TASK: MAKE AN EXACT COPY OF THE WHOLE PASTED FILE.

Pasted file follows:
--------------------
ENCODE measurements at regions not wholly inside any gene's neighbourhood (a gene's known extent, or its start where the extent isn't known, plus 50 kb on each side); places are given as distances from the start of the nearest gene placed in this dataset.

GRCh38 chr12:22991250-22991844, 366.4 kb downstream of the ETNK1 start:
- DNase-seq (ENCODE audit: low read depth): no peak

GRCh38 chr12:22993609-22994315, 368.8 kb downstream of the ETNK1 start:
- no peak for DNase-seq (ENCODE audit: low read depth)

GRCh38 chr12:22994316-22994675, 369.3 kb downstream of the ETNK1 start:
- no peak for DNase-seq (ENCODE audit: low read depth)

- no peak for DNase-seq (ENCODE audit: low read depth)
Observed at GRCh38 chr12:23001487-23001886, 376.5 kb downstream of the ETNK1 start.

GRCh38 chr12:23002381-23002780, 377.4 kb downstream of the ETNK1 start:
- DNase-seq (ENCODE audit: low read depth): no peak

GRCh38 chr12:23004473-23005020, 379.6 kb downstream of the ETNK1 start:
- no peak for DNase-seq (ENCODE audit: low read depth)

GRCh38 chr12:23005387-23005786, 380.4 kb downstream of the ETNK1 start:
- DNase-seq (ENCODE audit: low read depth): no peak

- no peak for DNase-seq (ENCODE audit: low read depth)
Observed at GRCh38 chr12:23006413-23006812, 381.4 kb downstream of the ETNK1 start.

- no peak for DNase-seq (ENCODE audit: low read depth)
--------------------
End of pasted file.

ENCODE measurements at regions not wholly inside any gene's neighbourhood (a gene's known extent, or its start where the extent isn't known, plus 50 kb on each side); places are given as distances from the start of the nearest gene placed in this dataset.

GRCh38 chr12:22991250-22991844, 366.4 kb downstream of the ETNK1 start:
- DNase-seq (ENCODE audit: low read depth): no peak

GRCh38 chr12:22993609-22994315, 368.8 kb downstream of the ETNK1 start:
- no peak for DNase-seq (ENCODE audit: low read depth)

GRCh38 chr12:22994316-22994675, 369.3 kb downstream of the ETNK1 start:
- no peak for DNase-seq (ENCODE audit: low read depth)

- no peak for DNase-seq (ENCODE audit: low read depth)
Observed at GRCh38 chr12:23001487-23001886, 376.5 kb downstream of the ETNK1 start.

GRCh38 chr12:23002381-23002780, 377.4 kb downstream of the ETNK1 start:
- DNase-seq (ENCODE audit: low read depth): no peak

GRCh38 chr12:23004473-23005020, 379.6 kb downstream of the ETNK1 start:
- no peak for DNase-seq (ENCODE audit: low read depth)

GRCh38 chr12:23005387-23005786, 380.4 kb downstream of the ETNK1 start:
- DNase-seq (ENCODE audit: low read depth): no peak

- no peak for DNase-seq (ENCODE audit: low read depth)
Observed at GRCh38 chr12:23006413-23006812, 381.4 kb downstream of the ETNK1 start.

- no peak for DNase-seq (ENCODE audit: low read depth)